Juniper, Balsamic and Wine Venison Steaks Recipe
January 05, 2018
Use this aromatic and fruity marinade recipe to flavor and tenderize venison steaks from older deer
Prep time: 5-8 hours
Cook time: 10 minutes
- 1 pound of 1-inch-thick venison steaks
- 4 garlic cloves, minced
- 4 small or 1 large shallot, minced
- 20 juniper berries, crushed
- 2 tablespoons balsamic vinegar
- 4 tablespoons olive oil
- 3 tablespoons dry, fruity red wine
- 1 teaspoon of dried rosemary
- Kosher salt
- Freshly cracked pepper
- 2 teaspoons olive oil
1. In a bowl, whisk together garlic, shallot, juniper berries, balsamic vinegar, olive oil, red wine and rosemary. Remove all silver skin from venison and marinate for 5-8 hours in the refrigerator. During the last two hours, take venison out of the refrigerator to allow meat to come to room temperature.
2. Prepare grill or pan to medium-high heat. Remove meat from marinade and pat dry with paper towels. Sprinkle liberally with salt and pepper to taste. If you're going to grill the steaks, brush oil all over steaks and onto grill grates. If pan searing, cover bottom of the pan with 2 teaspoons of oil. Sear steaks in a hot pan for 2-3 minutes on each side for medium rare. For grilling, cook steaks for 3-5 minutes on each side. Allow meat to rest for 5 minutes and then serve.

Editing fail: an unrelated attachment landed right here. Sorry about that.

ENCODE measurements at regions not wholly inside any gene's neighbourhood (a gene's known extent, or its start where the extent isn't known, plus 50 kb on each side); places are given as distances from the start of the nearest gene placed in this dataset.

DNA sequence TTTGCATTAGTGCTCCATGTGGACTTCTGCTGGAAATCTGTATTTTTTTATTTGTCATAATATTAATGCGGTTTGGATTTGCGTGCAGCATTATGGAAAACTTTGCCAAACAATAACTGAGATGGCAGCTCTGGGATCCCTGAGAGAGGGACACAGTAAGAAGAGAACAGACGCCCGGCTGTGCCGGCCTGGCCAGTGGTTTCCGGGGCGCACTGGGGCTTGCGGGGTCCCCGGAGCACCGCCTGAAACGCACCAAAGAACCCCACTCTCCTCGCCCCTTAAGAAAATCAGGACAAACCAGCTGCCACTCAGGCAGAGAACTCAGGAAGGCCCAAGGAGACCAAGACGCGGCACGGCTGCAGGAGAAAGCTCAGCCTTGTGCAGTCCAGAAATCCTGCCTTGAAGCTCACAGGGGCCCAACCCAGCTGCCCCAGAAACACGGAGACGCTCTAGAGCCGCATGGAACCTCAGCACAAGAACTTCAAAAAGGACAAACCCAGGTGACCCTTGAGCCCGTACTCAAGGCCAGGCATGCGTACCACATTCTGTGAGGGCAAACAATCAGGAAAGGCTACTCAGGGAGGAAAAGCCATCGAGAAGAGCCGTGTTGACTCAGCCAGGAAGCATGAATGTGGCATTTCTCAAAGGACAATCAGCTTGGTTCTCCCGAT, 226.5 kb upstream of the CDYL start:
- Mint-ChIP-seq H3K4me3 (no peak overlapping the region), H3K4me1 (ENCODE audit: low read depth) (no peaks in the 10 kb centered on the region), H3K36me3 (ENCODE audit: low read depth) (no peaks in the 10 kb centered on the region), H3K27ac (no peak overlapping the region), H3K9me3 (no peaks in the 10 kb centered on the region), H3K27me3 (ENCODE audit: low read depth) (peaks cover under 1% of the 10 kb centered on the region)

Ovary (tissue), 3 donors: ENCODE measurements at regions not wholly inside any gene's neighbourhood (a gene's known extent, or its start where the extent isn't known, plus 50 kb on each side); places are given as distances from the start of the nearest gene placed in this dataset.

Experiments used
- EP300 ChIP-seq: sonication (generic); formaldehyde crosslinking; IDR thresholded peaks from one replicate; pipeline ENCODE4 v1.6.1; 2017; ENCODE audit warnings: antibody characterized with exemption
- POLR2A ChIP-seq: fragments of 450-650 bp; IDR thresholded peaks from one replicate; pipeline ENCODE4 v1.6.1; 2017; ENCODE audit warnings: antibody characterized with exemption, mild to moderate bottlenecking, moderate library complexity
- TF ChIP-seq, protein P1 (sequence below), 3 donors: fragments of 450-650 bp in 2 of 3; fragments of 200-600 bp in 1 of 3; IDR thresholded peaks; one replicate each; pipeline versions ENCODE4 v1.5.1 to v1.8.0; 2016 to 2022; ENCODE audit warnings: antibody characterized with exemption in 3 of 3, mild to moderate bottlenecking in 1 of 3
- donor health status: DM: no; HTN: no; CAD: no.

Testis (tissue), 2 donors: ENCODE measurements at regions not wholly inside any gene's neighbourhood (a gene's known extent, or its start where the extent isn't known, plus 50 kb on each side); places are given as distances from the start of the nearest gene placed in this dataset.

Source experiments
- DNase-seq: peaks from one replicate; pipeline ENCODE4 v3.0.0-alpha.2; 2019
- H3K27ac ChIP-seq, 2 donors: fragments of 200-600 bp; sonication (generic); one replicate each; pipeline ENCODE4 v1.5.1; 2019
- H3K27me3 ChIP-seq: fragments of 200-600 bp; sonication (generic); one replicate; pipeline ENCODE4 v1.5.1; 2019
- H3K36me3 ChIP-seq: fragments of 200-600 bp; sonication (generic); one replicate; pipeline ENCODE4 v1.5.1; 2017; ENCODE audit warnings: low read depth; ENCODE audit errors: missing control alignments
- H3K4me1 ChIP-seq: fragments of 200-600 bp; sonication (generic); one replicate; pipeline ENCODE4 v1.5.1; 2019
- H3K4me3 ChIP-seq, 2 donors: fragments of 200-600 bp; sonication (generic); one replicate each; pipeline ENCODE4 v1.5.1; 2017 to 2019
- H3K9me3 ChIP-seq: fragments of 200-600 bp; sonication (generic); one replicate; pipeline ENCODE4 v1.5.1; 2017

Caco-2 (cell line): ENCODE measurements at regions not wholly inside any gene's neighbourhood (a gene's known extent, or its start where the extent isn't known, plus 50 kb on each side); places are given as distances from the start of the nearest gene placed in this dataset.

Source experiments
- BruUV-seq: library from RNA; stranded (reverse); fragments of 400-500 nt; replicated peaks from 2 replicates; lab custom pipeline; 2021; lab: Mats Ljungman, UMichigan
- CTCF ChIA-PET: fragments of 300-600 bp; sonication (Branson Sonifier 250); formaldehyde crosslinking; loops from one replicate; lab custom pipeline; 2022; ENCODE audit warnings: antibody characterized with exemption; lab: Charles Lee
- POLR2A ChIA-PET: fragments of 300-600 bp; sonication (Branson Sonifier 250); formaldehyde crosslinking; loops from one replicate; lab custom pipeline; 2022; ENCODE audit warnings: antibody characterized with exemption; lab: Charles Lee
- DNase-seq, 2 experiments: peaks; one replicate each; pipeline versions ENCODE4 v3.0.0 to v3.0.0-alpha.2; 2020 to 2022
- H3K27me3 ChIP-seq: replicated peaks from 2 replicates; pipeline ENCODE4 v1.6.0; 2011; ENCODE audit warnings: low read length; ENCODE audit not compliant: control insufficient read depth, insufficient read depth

About This Venison Recipe:
These steaks came from a big, old deer shot by a friend. He had no interest in eating it, so he practically gave us the whole deer, neatly processed and packaged. While the ground venison was delicious, the packages of steaks have been difficult to get through. I like a bit of chew in my meat, but sadly, these steaks resemble shoe leather, even when cooked rare. So this time around, I was able to plan ahead a bit.
Aging greatly benefits venison. Rick and I try to dry age all the deer we shoot. But when meat is given to you already processed and frozen, what do you do? Wet aging is the answer, and I believe it greatly improved these steaks.
I defrosted the steaks on a Wednesday morning and didn't cook them until Sunday night. During that time, they remained vacuum-sealed in the refrigerator. The vacuum packaging keeps air out and moisture in, thus keeping the meat red and preventing moisture loss in a dry refrigerator. This gives the meat's natural enzymes time to break down tissue, which tenderizes the meat. I let these steaks sit for a total 4 days, but they could've easily gone for 4 more. I'm going to have to further experiment to see how many days is optimal for this particular deer.
Not only were these steaks wet aged, they were also then marinated in this juniper, balsamic and wine marinade recipe. The acidity in the marinade further tenderizes the meat. This is a winning combination to make tough deer more palatable.
As for wine, I used the Vidigal Porta 6 red wine from Lisbon, Portugal, which I found at Trader Joes for under $7. It's a medium-body red wine — lighter than I'd usually choose for venison. However, intense dark cherry and spicy aromas, coupled with smooth tannins smelled great in the marinade and also paired well for drinking afterward.